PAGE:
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Sergei Sergeievich Salazkin (1862–1932) was a Russian biochemist and academic; in 1917 he served in the Russian Provisional Government.
S.S. Salazkin was born on February 26 (March 10), 1862, in Doschatoe in the Russian Empire. He studied physics and mathematics at the University of St. Petersburg and medicine at the University of Kiev, graduating in 1891. From 1898 to 1911 he was a professor at the Women's Medical Institute in St. Petersburg.
Salazkin was broadly sympathetic to liberal and progressive political causes but did not formally join any political party. Nevertheless, in 1917, he was briefly catapulted into the political arena, serving as non-party Minister of Education in the Russian Provisional Government during the third coalition. After this government was overthrown in the October Revolution, Salazkin withdrew from politics and resumed his academic career.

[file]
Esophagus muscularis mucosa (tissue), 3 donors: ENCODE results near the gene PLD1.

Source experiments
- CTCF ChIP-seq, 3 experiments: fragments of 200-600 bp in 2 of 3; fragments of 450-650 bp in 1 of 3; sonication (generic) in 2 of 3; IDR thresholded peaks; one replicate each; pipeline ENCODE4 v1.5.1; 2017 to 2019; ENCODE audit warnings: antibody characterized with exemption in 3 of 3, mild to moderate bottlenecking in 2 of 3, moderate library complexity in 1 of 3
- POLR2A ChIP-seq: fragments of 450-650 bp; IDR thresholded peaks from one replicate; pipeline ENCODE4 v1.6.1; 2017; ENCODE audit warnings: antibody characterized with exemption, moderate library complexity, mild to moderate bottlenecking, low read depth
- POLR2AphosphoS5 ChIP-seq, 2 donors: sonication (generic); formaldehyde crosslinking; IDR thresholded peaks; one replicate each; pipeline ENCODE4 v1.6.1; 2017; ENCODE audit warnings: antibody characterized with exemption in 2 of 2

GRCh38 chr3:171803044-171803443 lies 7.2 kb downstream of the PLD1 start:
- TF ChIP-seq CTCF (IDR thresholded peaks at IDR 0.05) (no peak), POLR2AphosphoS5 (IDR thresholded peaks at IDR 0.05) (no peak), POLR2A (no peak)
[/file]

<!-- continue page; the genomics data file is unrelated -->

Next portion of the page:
From 1918 to 1925 he taught at the University of the Crimea in Simferopol, where he also served as rector. Salazkin was a professor at the Leningrad Medical Institute (1925–1931) and worked at the Institute for Experimental Medicine (1926–1931), becoming its director in 1927. Salazkin was noted mainly for his work on the metabolisation of nitrogen. He studied the formation of urea and uric acid and the role of the liver in this process.
Sergei Salazkin died in Leningrad on August 4, 1932.
- 'S.S. Salazkin' [obituary]. Arkhiv biologicheskikh nauk, 1932, vol. 32, issues 5–6. (Contains a list of Salazkin’s works.)
- Solov’ev, L.T. 'S.S. Salazkin.' Voprosy meditsinskoi khimii, 1949, vol. 1, issues 1–2.
- The Great Soviet Encyclopedia, Third Edition. Moscow, 1970-1979.